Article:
Clonazepam Klonopin Addiction Treatment
If you use Klonopin without a prescription, use it more than prescribed, or combine it with other drugs or alcohol, you might not be addicted but you have certainly elevated your risk of becoming addicted.
Long-term Klonopin abuse can lead to a variety of issues in virtually every area of life. Comprehensive treatment is needed to effectively address addiction, helping you to leave Klonopin abuse in your past and embrace a healthier future.
An Addictive Drug
In July 2018, The Pew Charitable Trusts named Klonopin one of the three drugs that could stem the next drug crisis. Reasons for this assessment are that experts agree benzodiazepines such as Klonopin should only be used for short periods of time.
Benzodiazepines are known as sedatives, and they are often prescribed for anxiety or panic disorders. In addition to taking care of these issues, Klonopin can manage seizures.
These medications should not be taken with alcohol or opioids.
Benzodiazepines like Klonopin are known to cause dependency and can become habit-forming. As a result, they are not often recommended for long-term use. If you have been using Klonopin for a long period of time, it’s likely you are dependent on the drug.
What Klonopin Is Meant to Treat
All benzodiazepines, including Klonopin, are known as central nervous system depressants. They are also referred to as sedatives or tranquilizers because of their calming effects.
You may also receive a prescription for Klonopin if you have anxiety or if you deal with both anxiety and bipolar disorder. Klonopin reduces feelings of anxiety or panic because it influences a neurotransmitter that has roles in anxiety, sleep, relaxation, and excitement.
This neurotransmitter is called gamma-aminobutyric acid (GABA). Stimulating it causes you to feel relaxed or calmer during a panic attack.
Clonazepam is known to work relatively fast, and it is often taken several times daily.
The effects of Klonopin can last anywhere from 6 to 12 hours, but it can take between 30 to 40 hours to fully get rid of Klonopin in your body.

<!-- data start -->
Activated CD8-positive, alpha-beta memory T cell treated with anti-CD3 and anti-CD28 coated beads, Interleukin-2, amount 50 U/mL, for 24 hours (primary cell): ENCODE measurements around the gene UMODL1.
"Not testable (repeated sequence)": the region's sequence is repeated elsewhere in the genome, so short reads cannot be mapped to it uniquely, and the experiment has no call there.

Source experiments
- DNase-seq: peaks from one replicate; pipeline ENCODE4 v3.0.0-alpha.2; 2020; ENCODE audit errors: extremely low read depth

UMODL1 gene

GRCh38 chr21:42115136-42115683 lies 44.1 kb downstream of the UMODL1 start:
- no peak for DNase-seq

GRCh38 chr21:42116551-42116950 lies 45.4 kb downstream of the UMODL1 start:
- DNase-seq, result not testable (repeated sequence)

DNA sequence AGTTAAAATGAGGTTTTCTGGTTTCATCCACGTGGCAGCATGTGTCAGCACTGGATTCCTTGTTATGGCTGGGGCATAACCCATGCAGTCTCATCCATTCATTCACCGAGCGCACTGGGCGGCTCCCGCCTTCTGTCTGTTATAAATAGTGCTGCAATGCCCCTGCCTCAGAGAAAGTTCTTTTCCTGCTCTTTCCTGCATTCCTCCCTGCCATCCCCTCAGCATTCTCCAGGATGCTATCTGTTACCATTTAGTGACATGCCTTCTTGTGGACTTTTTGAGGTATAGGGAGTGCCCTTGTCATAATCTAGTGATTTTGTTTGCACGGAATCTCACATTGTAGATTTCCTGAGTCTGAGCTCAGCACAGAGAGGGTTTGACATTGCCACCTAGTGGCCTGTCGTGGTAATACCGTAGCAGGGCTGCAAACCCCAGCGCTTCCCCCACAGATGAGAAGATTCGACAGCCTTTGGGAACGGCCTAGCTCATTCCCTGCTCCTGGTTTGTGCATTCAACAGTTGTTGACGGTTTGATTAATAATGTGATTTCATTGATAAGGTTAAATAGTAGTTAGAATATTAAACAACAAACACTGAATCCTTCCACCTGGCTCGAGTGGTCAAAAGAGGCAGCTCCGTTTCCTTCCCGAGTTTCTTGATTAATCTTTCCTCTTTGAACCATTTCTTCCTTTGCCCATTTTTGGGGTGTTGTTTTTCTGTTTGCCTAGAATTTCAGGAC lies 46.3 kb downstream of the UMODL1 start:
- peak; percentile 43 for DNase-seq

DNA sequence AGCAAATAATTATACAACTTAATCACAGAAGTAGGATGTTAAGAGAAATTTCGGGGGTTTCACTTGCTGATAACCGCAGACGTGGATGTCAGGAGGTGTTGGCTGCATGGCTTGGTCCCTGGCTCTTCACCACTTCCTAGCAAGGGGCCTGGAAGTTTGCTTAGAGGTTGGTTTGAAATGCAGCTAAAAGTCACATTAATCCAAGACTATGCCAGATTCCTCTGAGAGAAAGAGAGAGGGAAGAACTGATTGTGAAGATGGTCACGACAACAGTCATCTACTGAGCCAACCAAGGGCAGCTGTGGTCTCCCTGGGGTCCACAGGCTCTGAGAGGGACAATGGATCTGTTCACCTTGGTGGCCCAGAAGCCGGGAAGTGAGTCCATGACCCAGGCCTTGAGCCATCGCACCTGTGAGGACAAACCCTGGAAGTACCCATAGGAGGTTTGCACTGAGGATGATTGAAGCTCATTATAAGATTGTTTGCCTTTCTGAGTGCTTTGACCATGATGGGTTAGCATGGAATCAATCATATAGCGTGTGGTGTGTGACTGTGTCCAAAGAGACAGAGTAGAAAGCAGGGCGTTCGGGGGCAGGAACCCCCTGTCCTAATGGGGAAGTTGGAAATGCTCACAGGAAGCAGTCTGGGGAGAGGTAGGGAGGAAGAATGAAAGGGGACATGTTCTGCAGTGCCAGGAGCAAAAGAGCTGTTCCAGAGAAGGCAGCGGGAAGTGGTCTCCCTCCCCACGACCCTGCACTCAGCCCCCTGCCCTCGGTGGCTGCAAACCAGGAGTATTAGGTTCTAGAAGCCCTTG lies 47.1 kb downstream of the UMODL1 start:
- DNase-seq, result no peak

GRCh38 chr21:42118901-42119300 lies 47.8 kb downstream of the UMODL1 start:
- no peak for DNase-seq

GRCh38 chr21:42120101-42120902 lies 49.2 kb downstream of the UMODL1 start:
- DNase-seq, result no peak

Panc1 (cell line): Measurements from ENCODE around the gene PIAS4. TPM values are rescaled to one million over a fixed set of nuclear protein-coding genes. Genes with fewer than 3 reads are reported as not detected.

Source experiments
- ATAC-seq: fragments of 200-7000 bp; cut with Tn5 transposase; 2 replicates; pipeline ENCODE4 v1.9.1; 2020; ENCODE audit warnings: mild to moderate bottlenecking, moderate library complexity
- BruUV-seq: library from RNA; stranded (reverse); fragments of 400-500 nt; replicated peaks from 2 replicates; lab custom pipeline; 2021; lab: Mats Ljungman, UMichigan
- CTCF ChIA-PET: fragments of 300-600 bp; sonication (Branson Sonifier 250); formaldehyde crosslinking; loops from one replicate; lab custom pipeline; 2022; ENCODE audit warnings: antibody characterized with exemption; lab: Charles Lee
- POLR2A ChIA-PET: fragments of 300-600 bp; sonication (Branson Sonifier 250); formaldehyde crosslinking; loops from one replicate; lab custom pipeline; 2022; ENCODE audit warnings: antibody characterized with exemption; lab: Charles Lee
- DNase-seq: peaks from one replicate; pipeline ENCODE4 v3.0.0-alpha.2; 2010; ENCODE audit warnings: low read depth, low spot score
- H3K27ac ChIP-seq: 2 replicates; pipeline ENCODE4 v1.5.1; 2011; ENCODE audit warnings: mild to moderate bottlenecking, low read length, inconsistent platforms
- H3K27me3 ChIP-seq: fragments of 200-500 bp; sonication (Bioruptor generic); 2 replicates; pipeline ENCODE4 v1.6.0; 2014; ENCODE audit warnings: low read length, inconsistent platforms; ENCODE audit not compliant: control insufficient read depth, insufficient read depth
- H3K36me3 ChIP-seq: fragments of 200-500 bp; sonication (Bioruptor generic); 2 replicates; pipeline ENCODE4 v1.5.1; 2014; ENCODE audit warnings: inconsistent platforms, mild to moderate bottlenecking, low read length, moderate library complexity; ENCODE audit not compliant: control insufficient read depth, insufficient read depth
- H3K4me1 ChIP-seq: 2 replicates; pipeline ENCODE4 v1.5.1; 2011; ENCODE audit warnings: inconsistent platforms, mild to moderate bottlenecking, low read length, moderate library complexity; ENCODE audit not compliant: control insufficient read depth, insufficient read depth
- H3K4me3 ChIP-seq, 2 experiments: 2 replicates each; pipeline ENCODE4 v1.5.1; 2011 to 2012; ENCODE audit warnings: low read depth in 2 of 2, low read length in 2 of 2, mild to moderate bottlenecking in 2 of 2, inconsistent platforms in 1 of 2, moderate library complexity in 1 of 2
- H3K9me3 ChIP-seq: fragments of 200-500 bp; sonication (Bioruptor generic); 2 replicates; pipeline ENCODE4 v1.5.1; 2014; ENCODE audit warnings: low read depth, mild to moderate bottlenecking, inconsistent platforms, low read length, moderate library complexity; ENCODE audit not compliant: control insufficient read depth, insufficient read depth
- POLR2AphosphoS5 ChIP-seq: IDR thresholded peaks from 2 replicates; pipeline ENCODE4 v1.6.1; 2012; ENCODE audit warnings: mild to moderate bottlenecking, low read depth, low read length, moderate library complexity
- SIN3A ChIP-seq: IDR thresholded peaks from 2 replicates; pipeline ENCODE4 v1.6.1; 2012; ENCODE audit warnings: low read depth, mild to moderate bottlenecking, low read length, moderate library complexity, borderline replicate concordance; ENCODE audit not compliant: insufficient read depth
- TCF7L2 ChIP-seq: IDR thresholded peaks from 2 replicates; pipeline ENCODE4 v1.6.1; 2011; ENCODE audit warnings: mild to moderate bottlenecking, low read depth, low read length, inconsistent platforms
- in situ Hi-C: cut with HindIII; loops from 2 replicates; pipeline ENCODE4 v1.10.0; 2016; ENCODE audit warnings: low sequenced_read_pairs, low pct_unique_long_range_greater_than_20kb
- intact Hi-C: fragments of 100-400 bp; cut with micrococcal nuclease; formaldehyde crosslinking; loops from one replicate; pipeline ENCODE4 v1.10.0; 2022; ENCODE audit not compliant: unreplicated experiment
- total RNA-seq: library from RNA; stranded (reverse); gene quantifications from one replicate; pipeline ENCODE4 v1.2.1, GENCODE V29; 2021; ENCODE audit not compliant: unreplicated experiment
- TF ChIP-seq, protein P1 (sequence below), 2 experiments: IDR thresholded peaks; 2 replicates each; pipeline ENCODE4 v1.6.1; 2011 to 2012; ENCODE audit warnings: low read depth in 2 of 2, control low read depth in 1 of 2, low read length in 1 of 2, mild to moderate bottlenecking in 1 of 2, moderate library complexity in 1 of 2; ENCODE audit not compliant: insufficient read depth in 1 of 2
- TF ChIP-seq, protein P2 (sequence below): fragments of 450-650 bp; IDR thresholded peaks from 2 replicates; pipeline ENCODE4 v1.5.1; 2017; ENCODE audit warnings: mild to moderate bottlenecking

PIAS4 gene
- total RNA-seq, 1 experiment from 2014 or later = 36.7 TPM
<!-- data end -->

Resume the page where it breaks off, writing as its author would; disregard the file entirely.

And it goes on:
The following are the most common side effects of Klonopin:
- Sleepiness or drowsiness
- Coordination issues
Everyone is different, and this could change how you experience side effects of Klonopin. The following are less common side effects of Klonopin:
- Blurred vision
- Increased urination
- Decrease in libido
- Joint or muscle pain
It is possible to have suicidal thoughts when you begin taking Klonopin. If this occurs, tell your doctor immediately. These thoughts will generally dissipate as you become used to the medication.
You should not take Klonopin if you have the following health issues:
- Liver disease: This could make it harder to metabolize Klonopin and cause it to accumulate in your body, putting you at risk of increased side effects.
- Acute narrow angle glaucoma: This is known to worsen if benzodiazepines are taken.
- Depression: Benzodiazepines could worsen your symptoms of depression.
Dependency vs. Addiction
Klonopin is a scheduled medication that is known to cause dependency, and it can be abused.
With dependence, your body gets used to Klonopin and adapts to its presence. Dependence is coupled with tolerance, so you eventually need to take higher doses of Klonopin to achieve the same results.
People can be dependent on medications they use legitimately for medical reasons, so dependence does not necessarily mean you are addicted to a drug. Addiction requires that you abuse the drug in some way.
Once you are physically dependent on Klonopin, you’ll experience withdrawal symptoms if you suddenly stop taking the drug. Withdrawal from benzodiazepines can be life-threatening, so it should never be attempted without medical supervision. It can consist of a range of symptoms, such as shaking, sweating, cravings, nightmares, and even seizures.
Due to the potential severity of benzodiazepine withdrawal, physicians normally employ a tapering approach. With this method of detox, the dosage of a long-acting benzo is gradually lowered over a period of weeks or months, preventing the most severe withdrawal symptoms. Many people do not experience any withdrawal symptoms with this approach.
Signs of Abuse